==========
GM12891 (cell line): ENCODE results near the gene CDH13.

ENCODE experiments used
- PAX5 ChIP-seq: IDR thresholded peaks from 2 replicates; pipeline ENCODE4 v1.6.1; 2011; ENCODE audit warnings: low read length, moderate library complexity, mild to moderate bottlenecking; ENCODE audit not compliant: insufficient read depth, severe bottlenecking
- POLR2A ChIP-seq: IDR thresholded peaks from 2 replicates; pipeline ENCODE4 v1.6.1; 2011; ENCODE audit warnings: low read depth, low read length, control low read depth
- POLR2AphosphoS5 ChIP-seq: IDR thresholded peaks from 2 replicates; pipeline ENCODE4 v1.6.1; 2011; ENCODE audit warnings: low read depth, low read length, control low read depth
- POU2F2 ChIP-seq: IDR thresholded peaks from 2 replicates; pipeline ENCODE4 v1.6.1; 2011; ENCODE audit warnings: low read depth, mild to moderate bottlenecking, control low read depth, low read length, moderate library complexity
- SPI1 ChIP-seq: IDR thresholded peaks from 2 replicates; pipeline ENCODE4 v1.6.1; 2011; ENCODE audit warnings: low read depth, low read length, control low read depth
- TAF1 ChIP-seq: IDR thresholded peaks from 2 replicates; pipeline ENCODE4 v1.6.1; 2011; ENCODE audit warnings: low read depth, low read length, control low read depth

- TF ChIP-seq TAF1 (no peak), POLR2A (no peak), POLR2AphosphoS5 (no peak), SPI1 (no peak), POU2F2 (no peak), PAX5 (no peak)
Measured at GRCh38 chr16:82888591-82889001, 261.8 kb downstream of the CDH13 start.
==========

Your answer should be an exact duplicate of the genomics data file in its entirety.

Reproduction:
GM12891 (cell line): ENCODE results near the gene CDH13.

ENCODE experiments used
- PAX5 ChIP-seq: IDR thresholded peaks from 2 replicates; pipeline ENCODE4 v1.6.1; 2011; ENCODE audit warnings: low read length, moderate library complexity, mild to moderate bottlenecking; ENCODE audit not compliant: insufficient read depth, severe bottlenecking
- POLR2A ChIP-seq: IDR thresholded peaks from 2 replicates; pipeline ENCODE4 v1.6.1; 2011; ENCODE audit warnings: low read depth, low read length, control low read depth
- POLR2AphosphoS5 ChIP-seq: IDR thresholded peaks from 2 replicates; pipeline ENCODE4 v1.6.1; 2011; ENCODE audit warnings: low read depth, low read length, control low read depth
- POU2F2 ChIP-seq: IDR thresholded peaks from 2 replicates; pipeline ENCODE4 v1.6.1; 2011; ENCODE audit warnings: low read depth, mild to moderate bottlenecking, control low read depth, low read length, moderate library complexity
- SPI1 ChIP-seq: IDR thresholded peaks from 2 replicates; pipeline ENCODE4 v1.6.1; 2011; ENCODE audit warnings: low read depth, low read length, control low read depth
- TAF1 ChIP-seq: IDR thresholded peaks from 2 replicates; pipeline ENCODE4 v1.6.1; 2011; ENCODE audit warnings: low read depth, low read length, control low read depth

- TF ChIP-seq TAF1 (no peak), POLR2A (no peak), POLR2AphosphoS5 (no peak), SPI1 (no peak), POU2F2 (no peak), PAX5 (no peak)
Measured at GRCh38 chr16:82888591-82889001, 261.8 kb downstream of the CDH13 start.